The 176-page complaint also alleges that, at the same time Disney moved to the DAS system last October, the Parks and Resorts division created a secret ”Magic List” program that could actually help solve a lot of their concerns. “The Magic List is a secret list of persons to whom Disney will automatically extend, without the stigma of a ‘Disability’ card, and without amandatory photograph, and without the newly-ingrained disrespect of Disney employees, five immediate-entry, no-appointment ride passes,” says the April 3 filing in federal court. “The Magic List does not perfectly accommodate the special needs of all persons with cognitive impairments, but it is considerably better than the recklessly inadequate DAS card,” it adds. “Disney is withholding the existence of the ‘Magic List’ from the broader community of families in which someone has a cognitive impairment. By doing so, Disney continues to deter families from visiting the Parks or making plans to do so.” While Disney has a Make-A-Wish Foundation program that provides front-of-the-line access among other privileges, the “Magic List” the plaintiffs allege seems to be something very different. A WDPR spokesperson denied to Deadline any knowledge of the so-called Magic List
Monday, April 7, 2014
This weekend I lost a dear friend Mr. Wayne Henderson. He was not only my friend but a man who cared deeply about family and children. He was excited when my daughter was learning how to play Bass Clarinet, and he encouraged her. When my non-profit Special Needs Network threw it's first big fundraiser he was one of my friends I called on make the entertainment special, he didn't hesitate to say yes and he showed up and gave everyone an amazing show. Every time we spoke he would say "How are the babies? How's Mom?". I can't believe I won't hear him ask me that again.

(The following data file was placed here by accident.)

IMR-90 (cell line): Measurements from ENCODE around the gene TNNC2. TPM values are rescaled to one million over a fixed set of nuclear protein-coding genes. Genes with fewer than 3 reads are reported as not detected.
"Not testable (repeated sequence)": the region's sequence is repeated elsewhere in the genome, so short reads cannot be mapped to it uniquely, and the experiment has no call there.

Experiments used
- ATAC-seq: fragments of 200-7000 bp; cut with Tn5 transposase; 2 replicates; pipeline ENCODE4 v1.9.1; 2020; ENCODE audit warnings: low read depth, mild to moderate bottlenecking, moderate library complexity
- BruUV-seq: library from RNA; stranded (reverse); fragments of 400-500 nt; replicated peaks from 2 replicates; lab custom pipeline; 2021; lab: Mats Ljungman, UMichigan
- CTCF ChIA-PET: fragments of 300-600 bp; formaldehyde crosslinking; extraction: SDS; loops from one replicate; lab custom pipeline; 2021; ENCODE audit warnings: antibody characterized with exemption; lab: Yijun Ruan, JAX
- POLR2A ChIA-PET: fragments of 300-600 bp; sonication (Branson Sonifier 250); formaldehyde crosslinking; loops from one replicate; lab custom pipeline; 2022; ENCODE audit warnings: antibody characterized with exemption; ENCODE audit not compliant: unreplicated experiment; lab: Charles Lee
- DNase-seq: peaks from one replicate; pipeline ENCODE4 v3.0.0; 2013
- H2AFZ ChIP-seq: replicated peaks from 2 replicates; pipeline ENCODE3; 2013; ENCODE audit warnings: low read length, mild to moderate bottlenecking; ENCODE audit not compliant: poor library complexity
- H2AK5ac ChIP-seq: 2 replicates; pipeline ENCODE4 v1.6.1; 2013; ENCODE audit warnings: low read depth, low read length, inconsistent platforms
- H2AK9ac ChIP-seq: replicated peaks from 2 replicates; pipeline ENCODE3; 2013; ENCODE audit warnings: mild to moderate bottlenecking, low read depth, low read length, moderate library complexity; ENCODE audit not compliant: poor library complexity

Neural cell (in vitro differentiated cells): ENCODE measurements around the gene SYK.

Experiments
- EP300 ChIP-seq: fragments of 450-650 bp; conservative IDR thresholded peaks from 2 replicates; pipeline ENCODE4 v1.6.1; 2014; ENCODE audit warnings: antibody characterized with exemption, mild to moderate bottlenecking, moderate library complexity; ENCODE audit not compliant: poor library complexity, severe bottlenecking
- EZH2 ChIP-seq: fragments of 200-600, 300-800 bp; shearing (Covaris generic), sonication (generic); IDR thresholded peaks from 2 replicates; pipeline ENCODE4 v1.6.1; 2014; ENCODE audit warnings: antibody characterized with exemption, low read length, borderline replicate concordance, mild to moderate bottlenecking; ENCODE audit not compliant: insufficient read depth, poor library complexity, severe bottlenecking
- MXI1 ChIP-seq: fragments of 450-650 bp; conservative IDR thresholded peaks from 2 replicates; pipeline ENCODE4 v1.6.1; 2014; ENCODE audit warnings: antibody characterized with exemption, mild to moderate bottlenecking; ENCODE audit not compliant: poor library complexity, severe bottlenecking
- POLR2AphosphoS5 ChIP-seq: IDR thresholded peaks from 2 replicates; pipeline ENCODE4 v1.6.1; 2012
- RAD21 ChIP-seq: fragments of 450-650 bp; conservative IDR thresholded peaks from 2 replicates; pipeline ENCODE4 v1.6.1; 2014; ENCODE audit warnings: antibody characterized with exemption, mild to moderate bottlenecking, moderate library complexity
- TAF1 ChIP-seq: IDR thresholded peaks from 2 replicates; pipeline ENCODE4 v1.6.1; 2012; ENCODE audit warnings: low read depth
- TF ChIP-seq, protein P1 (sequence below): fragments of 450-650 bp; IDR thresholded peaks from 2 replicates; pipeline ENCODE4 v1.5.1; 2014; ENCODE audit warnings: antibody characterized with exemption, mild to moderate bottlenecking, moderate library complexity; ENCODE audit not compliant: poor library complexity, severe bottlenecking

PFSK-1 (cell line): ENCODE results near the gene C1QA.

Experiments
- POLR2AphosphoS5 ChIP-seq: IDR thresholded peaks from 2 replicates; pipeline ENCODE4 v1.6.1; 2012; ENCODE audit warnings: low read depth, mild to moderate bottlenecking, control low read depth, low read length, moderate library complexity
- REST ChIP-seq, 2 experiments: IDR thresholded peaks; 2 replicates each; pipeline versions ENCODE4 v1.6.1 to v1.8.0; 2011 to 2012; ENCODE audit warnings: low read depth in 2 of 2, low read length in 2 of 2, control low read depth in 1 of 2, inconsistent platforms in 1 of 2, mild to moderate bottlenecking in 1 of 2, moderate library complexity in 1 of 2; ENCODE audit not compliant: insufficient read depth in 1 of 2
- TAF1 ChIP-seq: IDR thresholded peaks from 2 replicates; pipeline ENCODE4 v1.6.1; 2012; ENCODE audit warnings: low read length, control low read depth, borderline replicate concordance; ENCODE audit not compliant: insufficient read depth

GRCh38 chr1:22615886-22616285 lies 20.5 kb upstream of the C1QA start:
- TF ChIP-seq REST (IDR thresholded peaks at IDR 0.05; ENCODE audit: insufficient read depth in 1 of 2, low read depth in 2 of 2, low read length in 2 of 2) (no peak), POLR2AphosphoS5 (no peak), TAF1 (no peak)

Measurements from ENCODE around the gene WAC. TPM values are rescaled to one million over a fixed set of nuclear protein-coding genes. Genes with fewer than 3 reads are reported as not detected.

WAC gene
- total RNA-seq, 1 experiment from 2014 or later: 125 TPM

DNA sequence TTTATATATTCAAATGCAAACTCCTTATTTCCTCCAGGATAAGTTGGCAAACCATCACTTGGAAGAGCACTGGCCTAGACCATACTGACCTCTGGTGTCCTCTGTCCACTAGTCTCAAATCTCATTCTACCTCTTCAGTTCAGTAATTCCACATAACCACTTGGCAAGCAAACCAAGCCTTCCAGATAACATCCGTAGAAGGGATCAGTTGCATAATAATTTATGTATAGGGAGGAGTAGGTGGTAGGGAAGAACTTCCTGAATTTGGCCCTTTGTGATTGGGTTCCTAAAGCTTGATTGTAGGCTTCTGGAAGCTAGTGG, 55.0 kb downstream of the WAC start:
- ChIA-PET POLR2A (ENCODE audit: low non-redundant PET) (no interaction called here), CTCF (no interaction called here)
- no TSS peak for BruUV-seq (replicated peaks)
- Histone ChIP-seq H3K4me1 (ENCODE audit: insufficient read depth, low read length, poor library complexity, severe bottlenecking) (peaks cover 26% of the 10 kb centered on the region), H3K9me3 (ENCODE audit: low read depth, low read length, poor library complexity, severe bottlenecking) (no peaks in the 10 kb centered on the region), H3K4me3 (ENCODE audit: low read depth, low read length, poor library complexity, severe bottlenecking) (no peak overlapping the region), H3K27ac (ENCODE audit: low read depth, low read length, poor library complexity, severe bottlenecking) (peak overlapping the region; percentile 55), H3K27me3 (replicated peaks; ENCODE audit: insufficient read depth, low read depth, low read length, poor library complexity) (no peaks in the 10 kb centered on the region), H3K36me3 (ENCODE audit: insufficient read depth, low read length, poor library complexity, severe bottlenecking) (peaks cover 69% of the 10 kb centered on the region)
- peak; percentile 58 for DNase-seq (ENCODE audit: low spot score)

Wayne Henderson, Jazz Crusaders Co-Founder, Dieshttp://www.npr.org/blogs/ablogsupreme/2014/04/07/300294194/wayne-henderson-jazz-crusaders-co-founder-dies
Thursday, April 3, 2014
Wednesday, April 2, 2014
I read this right after scheduling a new round of genetic testing for Nick. Nick recently got a new doctor. When she reviewed his old medical files, she said “Interesting he has gene number, blah…that shows up in children with autism, he’s got one of the autism genes.” I just looked at her. No one had ever mentioned this to me! Nick had genetic testing done he was 3 and they were only looking at Fragile X, it was there but at the time no one knew what it meant. It was just a gene they noted. So, yes we know more and yes Nick is going to do another round of genetic tests. Yet the question that remains for me, the most important question is what will change? What difference will it make for him? Is this just more information building a path to nowhere, or somewhere for the benefit of children in many years to come? Don’t know, but its progress. Wish it was faster. For all the progress, the new science I just wish I could know that something might happen to preserve the wonders of Nick as a person with autism, and reduce the challenges that make so much of life unavailable to him.